When to bin hops

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Buffers brewery

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I opened a 100 gram vacuum pack of fuggle hops (leaf) in October, used 10 grams and stored the left-overs in the fridge - that was a mistake. I usually store left-over hops in the freezer. Question is, are they useable, should I put them in the freezer or should I cut my losses and just bin them?
 

phildo79

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I once used a packet of hops that had been opened for at least a year, were whole cones and were kept in the cupboard. I was worried the brew might be ruined but turned out great. I've never done it since though. Always store my yeast and hops in the freezer.

I'd say yours are fine to use.
 

phildo79

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Actually, can't remember if they were cones or leaf. Or is that the same? Been so long since I used anything other than pellets.
 

DocAnna

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My personal experience is it varies with new world high aroma hops and more traditional English and European hops. I disposed of quite a few hops after having stored in a fridge in clipped rather vacuum packed, and found that a couple of beers made with them were really disappointing for aroma and late additions. There are apparently calculators available but I don't have any experience of these. I'm with the others here in recommending your nose as the best judge of whether they are ok to use.
 

thegrantickle

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Never bin them! Put them in a brown paper bag and leave out to air, dry and age. Keep them like that for at least 18 months then you can use them as aged hops in Belgian ales! Whole cones work best but pellets will work well too!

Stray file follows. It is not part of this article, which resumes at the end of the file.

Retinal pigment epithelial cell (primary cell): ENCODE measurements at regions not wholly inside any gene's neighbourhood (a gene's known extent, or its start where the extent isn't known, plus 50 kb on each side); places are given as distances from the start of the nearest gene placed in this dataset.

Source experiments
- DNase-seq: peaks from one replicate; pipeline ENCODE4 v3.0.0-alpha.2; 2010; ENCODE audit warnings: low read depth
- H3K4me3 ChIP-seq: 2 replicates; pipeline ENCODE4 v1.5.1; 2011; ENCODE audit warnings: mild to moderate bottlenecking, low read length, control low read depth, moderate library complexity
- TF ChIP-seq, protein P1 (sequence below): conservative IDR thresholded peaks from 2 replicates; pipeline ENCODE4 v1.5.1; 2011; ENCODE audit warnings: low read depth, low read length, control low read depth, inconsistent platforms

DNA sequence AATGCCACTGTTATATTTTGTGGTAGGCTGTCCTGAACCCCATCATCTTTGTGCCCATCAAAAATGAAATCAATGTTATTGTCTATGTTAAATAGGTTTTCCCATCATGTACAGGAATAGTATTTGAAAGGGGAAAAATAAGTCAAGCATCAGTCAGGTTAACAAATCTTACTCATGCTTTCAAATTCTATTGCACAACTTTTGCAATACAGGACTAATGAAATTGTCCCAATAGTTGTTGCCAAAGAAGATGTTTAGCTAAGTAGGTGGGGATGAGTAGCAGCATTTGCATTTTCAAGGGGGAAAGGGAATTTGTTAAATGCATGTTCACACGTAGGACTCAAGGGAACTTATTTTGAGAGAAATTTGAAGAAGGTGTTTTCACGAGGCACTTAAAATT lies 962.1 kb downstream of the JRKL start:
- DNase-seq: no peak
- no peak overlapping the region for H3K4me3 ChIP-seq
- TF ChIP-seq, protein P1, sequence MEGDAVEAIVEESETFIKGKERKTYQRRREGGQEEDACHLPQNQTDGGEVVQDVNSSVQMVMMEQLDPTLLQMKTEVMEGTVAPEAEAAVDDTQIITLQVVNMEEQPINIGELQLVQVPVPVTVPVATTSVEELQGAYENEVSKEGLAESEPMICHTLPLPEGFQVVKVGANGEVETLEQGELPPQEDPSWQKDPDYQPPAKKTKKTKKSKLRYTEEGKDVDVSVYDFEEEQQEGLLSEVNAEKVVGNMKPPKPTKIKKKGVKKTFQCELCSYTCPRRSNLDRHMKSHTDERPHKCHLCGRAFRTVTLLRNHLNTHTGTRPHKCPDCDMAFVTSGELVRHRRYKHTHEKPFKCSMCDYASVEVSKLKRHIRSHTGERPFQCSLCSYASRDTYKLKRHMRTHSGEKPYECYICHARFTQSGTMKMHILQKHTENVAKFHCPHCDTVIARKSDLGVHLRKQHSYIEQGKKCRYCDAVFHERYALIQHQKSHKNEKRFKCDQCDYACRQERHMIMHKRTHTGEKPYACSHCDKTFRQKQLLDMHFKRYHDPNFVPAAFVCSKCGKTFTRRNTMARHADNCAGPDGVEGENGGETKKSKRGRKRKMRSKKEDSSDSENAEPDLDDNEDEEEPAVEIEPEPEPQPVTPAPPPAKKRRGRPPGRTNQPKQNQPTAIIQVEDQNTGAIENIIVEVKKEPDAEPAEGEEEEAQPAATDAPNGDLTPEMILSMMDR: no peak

Agentgonzo

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I've used hops that are over 18 months old since opening, and stored at room temperature. They lost a lot of the hop aroma and flavour, but we're still perfectly useable as bittering hops. I have a saison with them in on the fridge right now and it tastes delicious.
 

foxbat

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I've binned hops that smelled musty and dull (it was Challenger). No point in risking a whole batch for a couple of quids worth of hops.
 

MickDundee

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I only ever keep my hops in the fridge (no room in freezer) and keep them for months at a time with no noticeable impact.
 
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DavidDetroit

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I only know from here and the other site how to store hops. Logically, a recipe is relying on some, agreed-up starting point like "hop freshness." It's not necessarily going to be a bad deal using old stuff and, who knows? It might be better.
I don't know how you all buy hops but I buy just for a batch. If there's a 1/4 oz left over, I throw them away--an utterly shameful practice.
 

Agentgonzo